So who’s buying South Florida real estate, and where? Get out your maps
There are scores of new housing projects under development or construction here in South Florida. But not all attract the same type of buyers.
Some seek out glitzy condominiums in Miami or Sunny Isles Beach; others prefer a quieter lifestyle.
So who’s buying here? And where are they buying?
It’s no secret that Latin Americans are flocking to South Florida. According to Craig Studnicky, co-founder of Aventura-based sales and marketing firm ISG World LLC, about 80 percent of the buyers in downtown Miami are from South America, most purchasing for vacation use rather than investment. “Investment money is discretionary money, and right now there’s not a lot of that in South America,” he says. “These are clearly not investments — it’s shelter from the economic and political storms down in South America.”
According to ISG, 34 percent of those from South America who purchase condominiums in the Miami area are from Brazil, with Venezuela, at 28 percent, a close second. Panama leads the purchasers from Central America, while purchasers from Russia, France, China and Italy lead those coming from Europe and Asia.
Now, currency fluctuations are affecting purchases by Latin American buyers. “A year ago, it took two Brazilian reals to buy one dollar,” Studnicky says. “Today it takes 4.3 reals to buy one dollar, so that means our real estate has more than doubled in price — without developers raising prices.”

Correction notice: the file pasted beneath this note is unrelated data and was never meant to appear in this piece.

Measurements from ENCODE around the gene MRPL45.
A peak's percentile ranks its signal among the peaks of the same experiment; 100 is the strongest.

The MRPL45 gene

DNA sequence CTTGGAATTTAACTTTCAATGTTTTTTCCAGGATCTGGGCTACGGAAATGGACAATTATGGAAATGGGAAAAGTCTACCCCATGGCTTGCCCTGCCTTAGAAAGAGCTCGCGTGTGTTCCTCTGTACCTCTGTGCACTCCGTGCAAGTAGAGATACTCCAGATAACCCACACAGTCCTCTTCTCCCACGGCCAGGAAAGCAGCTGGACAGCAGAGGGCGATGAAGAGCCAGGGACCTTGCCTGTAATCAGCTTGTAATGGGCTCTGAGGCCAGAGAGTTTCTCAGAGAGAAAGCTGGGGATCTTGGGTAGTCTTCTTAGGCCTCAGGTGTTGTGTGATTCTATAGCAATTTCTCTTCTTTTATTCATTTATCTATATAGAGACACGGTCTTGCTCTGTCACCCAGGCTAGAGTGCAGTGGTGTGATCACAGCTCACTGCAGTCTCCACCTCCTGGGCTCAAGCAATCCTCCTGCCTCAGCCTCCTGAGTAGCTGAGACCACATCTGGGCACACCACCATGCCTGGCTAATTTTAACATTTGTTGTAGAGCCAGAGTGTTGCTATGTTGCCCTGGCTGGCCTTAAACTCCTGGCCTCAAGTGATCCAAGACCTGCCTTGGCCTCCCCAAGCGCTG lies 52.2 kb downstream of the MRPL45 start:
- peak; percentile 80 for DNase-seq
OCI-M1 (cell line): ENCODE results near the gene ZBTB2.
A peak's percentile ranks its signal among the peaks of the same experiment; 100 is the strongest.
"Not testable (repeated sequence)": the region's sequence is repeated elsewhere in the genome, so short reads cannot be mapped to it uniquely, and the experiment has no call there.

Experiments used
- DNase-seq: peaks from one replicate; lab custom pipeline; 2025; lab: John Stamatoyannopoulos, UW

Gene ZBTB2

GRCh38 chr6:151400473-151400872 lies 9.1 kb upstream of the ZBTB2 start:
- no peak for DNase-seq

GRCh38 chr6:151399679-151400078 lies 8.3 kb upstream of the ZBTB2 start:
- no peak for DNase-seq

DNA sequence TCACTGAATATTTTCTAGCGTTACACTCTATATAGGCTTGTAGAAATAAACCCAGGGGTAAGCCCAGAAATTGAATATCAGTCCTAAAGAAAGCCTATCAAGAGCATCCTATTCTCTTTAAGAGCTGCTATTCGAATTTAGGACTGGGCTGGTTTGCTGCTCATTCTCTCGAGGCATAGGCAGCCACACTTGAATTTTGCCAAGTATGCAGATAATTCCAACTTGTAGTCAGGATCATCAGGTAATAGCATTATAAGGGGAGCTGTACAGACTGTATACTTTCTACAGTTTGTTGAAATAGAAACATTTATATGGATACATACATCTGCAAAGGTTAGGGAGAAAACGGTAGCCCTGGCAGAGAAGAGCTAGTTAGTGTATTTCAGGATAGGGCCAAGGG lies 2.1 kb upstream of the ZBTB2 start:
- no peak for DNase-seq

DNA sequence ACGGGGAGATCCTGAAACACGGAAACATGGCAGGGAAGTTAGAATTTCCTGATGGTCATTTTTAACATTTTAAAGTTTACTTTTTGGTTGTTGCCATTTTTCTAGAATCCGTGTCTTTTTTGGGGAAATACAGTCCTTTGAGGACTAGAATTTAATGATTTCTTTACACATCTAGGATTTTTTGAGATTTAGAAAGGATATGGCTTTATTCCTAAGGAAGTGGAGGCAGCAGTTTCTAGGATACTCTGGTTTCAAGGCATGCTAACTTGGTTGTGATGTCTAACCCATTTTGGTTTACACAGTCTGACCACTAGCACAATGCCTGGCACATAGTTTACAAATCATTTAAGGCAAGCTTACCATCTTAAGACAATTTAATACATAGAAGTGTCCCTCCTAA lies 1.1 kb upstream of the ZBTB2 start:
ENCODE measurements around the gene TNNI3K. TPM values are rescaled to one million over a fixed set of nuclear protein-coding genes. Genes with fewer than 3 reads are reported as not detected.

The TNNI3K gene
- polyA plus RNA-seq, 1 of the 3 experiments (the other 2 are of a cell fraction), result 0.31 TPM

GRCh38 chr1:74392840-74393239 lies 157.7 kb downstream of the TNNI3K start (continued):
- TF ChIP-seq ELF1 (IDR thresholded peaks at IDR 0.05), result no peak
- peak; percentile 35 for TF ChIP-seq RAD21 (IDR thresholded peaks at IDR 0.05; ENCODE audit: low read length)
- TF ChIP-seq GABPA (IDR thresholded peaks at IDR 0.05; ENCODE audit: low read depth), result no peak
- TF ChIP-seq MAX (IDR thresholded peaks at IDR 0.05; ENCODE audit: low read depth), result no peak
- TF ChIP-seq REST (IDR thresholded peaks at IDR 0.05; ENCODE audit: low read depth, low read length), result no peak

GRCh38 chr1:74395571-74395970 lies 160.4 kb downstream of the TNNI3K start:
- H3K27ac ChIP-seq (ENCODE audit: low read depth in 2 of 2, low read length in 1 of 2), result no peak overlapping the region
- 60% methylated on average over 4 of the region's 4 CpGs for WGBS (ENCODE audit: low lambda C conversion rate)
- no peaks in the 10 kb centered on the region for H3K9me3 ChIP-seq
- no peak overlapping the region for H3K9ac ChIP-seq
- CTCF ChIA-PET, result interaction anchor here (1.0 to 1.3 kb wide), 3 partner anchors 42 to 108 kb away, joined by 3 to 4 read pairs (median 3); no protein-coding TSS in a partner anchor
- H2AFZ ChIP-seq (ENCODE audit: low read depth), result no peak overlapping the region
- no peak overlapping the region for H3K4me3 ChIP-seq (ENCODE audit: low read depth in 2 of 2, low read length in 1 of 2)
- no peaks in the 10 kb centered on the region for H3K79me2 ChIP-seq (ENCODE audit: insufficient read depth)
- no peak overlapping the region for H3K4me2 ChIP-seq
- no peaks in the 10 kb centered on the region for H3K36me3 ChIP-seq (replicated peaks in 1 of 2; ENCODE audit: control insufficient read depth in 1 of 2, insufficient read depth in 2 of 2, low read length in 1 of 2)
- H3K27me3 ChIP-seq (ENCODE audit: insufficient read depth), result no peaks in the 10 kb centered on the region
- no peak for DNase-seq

Canadians have always been attracted to South Florida, albeit somewhat less so these days because of the strength of the American dollar. “We still get snippets of buyers out of Toronto, but because the U.S. dollar has risen so much against the Canadian dollar, we’re not getting Canadian buyers like we used to,” Studnicky says.
Some projects, however, are still popular with Canadian buyers.
“Canadians love Fort Lauderdale, so it’s no surprise that we’ve seen 20 percent of our buyers at The Gale Boutique Hotel & Residences come from Toronto and Montreal,” says Harvey Hernandez, chairman and CEO of Newgard Development Group, the project’s developer.
Whether its empty-nesters selling large country club homes in search of an easier lifestyle, or snowbirds relocating to warmer environs, Americans still make up a large percentage of new-home buyers in South Florida.
“While foreign buyers account for a large segment of the market, the real story is the increase of domestic end-users purchasing homes in South Florida,” says David Martin, president of Terra, the developer of Botaniko Weston. “Many of these buyers are scooping up second homes, while others are making a lifestyle change by downsizing.”
Martin says that at his Grove at Grand Bay project in Coconut Grove, more than half the owners are from the United States, while at Botaniko, he’s seeing “a steady flow of full-time South Florida families.”
The same buying patterns apply to Palm Beach County. At Pointe 100, a 100-unit townhouse project in Boca Raton, 40 units have been sold so far, the majority to “empty-nesters and youthful retirees,” says Dean Borg of Ascend Properties, the developer. He said that many are moving from larger homes in the surrounding country club communities.
— Robyn A. Friedman